Few fans paid any mention to the Ryder Cup 25 years ago. It wasn’t even a big deal in golf. Now it is perhaps the premier event in golf and a major sports event that has earned almost equal billing with football for one autumn weekend every two years.
Compelling and unpredictable competition is one reason. The fact that the fans in attendance are allowed to treat it like a football or soccer game is another. That’s never been truer than this year when Europe won the Cup by equaling the greatest Sunday comeback ever.
My head is still reeling from the USA’s loss. There have been dozens of theories as to how/why the USA blew a 4-point lead going into Sunday’s singles matches.
My theory is simple. I call it the perfect storm.
On one hand, the Euros started making every putt – and a few chip shots. Meanwhile, the Americans were choking.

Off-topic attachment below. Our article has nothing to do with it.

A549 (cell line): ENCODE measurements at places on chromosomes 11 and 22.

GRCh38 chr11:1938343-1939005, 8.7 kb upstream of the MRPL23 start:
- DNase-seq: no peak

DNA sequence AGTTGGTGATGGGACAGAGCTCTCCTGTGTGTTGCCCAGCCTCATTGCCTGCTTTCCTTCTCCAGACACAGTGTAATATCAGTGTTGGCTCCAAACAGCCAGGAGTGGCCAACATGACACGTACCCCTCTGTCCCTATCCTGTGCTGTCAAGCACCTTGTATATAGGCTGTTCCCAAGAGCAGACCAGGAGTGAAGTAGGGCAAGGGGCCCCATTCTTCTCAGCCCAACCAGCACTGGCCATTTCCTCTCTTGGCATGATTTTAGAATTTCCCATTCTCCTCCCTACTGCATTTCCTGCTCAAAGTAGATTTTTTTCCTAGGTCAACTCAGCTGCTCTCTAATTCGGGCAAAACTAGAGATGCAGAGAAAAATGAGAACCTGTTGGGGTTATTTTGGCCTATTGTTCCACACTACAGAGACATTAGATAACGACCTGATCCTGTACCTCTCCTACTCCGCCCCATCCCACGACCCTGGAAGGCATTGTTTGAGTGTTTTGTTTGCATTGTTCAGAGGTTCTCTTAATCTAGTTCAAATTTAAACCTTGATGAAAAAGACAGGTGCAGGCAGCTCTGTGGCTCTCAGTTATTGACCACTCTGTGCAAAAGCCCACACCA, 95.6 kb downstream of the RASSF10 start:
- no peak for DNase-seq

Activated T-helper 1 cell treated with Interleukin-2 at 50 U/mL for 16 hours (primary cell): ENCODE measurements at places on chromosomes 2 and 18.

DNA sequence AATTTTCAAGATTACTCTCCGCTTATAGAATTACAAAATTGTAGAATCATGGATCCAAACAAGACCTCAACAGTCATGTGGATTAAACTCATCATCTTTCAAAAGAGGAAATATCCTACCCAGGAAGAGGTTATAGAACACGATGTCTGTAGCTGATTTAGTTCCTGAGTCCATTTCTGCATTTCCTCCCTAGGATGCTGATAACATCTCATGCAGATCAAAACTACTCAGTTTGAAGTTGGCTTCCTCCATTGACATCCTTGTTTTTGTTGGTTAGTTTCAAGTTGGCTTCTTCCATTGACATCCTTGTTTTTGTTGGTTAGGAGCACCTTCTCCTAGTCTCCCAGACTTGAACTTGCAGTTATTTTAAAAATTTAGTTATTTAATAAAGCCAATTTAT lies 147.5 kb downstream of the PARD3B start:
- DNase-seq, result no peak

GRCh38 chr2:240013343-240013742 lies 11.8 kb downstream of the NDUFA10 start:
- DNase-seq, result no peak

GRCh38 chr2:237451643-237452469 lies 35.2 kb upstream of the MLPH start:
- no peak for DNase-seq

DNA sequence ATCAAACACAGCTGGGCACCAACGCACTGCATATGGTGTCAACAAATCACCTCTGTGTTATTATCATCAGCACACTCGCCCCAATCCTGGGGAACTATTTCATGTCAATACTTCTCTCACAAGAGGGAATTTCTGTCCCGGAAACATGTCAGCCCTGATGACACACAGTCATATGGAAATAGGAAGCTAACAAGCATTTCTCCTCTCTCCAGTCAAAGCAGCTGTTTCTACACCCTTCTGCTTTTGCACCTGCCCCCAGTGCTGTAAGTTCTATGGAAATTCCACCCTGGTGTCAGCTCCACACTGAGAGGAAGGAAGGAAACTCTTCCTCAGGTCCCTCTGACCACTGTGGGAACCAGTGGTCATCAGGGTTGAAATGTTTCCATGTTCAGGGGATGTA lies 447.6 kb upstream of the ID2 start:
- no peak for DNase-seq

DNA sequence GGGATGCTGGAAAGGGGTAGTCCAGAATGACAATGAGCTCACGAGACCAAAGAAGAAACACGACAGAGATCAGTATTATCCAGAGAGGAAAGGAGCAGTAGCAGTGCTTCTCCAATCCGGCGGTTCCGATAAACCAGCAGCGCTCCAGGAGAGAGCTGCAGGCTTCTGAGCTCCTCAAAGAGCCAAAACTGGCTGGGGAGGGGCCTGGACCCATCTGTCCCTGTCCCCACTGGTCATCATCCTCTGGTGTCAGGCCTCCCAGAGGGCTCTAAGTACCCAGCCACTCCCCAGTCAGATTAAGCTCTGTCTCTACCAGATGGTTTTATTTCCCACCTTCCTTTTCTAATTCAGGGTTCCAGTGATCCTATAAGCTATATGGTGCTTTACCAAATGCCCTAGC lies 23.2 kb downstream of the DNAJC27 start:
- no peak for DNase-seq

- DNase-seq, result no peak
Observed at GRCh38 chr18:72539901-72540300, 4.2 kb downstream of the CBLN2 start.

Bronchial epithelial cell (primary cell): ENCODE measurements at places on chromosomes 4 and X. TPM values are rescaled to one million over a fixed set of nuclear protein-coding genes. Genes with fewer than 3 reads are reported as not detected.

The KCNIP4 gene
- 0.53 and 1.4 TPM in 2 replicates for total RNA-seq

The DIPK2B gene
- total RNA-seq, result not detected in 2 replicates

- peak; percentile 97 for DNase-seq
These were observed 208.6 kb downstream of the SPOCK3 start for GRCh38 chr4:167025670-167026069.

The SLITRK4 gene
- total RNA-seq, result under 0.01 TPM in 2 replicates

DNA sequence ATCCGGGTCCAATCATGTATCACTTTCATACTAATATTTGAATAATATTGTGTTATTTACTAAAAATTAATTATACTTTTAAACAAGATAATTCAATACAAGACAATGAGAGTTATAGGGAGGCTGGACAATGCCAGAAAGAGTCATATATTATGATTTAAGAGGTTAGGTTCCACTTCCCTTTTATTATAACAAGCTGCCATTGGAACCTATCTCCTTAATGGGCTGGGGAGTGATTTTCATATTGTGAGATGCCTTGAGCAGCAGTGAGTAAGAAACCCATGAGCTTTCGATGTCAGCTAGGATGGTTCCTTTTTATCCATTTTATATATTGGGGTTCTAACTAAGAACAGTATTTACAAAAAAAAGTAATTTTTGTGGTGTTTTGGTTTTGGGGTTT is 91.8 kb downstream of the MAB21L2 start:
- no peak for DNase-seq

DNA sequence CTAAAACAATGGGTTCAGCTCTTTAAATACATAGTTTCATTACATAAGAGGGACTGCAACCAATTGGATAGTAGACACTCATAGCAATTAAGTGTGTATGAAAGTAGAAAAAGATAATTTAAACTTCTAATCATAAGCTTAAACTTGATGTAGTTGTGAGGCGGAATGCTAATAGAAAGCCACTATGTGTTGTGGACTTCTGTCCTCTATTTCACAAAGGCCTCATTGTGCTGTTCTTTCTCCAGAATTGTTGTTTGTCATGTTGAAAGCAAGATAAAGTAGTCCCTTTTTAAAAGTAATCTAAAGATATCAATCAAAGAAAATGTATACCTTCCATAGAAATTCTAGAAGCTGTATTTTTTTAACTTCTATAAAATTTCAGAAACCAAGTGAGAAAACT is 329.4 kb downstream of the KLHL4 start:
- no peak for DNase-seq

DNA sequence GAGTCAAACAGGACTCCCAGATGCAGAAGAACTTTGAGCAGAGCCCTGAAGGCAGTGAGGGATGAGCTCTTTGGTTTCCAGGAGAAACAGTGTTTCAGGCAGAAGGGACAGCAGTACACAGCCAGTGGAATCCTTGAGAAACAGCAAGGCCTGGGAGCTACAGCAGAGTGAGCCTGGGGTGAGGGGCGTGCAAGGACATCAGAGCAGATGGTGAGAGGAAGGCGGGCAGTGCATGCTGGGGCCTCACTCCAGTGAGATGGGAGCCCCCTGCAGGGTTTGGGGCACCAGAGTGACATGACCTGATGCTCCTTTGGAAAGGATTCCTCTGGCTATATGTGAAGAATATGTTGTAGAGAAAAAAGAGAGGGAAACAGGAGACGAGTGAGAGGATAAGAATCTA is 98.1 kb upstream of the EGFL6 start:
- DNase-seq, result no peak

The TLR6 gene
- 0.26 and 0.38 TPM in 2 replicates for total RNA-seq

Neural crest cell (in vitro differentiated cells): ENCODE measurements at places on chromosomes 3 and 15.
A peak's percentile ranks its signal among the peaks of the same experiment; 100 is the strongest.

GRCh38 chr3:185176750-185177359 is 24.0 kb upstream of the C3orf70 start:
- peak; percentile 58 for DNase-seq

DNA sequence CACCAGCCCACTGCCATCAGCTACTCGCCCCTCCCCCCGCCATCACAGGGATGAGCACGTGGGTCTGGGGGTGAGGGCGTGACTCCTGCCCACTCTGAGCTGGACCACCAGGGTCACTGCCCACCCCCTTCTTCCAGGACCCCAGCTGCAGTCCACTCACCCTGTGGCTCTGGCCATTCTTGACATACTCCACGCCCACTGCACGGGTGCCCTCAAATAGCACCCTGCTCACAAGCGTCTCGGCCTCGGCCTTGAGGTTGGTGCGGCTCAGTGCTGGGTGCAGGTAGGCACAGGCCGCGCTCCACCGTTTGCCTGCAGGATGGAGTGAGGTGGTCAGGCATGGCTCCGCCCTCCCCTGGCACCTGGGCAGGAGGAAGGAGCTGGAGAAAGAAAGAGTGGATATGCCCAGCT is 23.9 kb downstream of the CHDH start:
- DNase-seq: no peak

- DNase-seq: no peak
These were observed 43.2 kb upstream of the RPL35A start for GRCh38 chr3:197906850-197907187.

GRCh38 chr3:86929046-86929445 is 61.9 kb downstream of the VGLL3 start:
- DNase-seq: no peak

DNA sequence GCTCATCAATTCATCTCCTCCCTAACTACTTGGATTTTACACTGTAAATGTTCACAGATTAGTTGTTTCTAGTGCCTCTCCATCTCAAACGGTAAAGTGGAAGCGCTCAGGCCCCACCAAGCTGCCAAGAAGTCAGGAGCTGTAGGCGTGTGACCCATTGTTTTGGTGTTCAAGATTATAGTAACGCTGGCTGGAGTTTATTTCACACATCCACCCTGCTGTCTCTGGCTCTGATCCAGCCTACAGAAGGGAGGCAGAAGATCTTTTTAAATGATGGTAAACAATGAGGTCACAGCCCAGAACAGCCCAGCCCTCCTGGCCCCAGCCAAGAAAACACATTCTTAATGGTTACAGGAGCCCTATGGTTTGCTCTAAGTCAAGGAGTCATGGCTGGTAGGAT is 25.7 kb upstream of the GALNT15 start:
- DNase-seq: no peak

Tiger Woods will, no doubt, receive most of the blame from Joe Fan. Indeed, a prescription for defeat is when your best player doesn’t win a match. But Tiger didn’t perform as poorly as his record indicates. This isn’t a case of defending Tiger. It’s fact.
The USA’s biggest problem was two of its most experienced – and two oldest – players, Jim Furyk and Steve Stricker. Furyk choked, plain and simple. His collapse shouldn’t have surprised anyone. Twice before this year on big stages, including the U.S. Open, he crumpled in the face of pressure. Stricker simply played poorly, three times as Tiger’s partner. Both were captain’s picks and neither should have been on the team. I said that before the Ryder Cup. You can look it up.
For the Euros, Ian Poulter deserves a ticker-tape parade throughout Europe. His picture should be in the dictionary beside the word momentum. His five straight closing birdies to win his Saturday afternoon match lit the fire that allowed the Euros to torch the USA on Sunday.
It was great theater. It was intense competition. I’m already looking forward to the 2014 Ryder Cup.
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